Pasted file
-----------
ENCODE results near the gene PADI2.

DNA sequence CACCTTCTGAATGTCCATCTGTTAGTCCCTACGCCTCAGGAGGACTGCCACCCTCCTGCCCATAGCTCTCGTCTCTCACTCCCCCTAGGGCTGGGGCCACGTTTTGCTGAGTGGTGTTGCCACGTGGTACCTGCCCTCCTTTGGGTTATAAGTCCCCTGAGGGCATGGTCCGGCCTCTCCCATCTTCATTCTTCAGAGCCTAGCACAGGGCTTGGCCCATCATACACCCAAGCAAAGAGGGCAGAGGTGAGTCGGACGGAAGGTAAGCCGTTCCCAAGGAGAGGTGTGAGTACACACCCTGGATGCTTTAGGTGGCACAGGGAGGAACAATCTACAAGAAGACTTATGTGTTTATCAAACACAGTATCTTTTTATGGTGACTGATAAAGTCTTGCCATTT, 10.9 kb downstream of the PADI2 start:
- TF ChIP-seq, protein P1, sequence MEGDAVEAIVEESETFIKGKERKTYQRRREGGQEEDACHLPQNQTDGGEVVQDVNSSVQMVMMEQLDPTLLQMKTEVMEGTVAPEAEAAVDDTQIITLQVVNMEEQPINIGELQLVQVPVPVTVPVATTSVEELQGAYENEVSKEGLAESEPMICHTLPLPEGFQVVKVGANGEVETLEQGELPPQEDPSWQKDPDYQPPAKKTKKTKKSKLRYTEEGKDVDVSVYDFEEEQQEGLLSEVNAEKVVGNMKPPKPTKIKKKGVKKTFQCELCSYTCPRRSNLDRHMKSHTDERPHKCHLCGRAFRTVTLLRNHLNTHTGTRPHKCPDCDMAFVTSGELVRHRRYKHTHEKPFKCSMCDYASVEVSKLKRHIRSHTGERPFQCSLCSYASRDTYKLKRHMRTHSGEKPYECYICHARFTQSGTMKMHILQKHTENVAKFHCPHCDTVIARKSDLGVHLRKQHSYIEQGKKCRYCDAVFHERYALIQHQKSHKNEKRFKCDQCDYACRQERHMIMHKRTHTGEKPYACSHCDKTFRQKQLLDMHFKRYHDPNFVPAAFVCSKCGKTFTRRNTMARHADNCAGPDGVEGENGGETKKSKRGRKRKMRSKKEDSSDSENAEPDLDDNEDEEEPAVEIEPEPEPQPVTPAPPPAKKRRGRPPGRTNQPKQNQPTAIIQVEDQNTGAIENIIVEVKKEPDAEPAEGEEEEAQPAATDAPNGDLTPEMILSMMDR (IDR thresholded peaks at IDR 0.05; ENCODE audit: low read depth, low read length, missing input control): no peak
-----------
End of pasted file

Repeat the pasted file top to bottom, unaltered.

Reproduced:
ENCODE results near the gene PADI2.

DNA sequence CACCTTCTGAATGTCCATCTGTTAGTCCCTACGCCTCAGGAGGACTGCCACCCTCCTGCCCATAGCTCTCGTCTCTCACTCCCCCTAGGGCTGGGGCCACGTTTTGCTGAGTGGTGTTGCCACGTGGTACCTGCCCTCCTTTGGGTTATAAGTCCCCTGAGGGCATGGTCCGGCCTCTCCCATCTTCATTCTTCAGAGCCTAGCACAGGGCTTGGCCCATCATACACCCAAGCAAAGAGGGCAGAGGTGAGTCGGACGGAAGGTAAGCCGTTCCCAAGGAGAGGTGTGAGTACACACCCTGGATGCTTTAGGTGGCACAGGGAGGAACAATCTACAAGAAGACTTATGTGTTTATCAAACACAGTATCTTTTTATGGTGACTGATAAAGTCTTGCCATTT, 10.9 kb downstream of the PADI2 start:
- TF ChIP-seq, protein P1, sequence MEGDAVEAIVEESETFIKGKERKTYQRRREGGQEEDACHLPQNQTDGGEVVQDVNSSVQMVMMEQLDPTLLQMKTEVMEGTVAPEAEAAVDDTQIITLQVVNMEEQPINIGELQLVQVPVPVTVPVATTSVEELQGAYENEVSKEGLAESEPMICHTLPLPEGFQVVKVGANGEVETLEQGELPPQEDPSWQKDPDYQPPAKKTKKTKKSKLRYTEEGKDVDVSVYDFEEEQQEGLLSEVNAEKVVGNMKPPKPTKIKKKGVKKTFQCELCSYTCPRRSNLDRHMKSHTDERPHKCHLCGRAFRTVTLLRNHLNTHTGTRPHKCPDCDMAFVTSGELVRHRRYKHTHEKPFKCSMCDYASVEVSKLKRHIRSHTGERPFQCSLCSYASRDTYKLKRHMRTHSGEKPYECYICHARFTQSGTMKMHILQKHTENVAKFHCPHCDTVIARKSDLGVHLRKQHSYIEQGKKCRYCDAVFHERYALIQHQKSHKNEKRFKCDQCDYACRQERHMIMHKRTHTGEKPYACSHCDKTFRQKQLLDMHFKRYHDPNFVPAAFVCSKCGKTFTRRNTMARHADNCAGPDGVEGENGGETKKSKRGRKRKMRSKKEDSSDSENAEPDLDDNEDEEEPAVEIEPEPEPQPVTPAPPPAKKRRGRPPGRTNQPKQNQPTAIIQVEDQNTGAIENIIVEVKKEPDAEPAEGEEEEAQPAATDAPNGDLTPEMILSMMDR (IDR thresholded peaks at IDR 0.05; ENCODE audit: low read depth, low read length, missing input control): no peak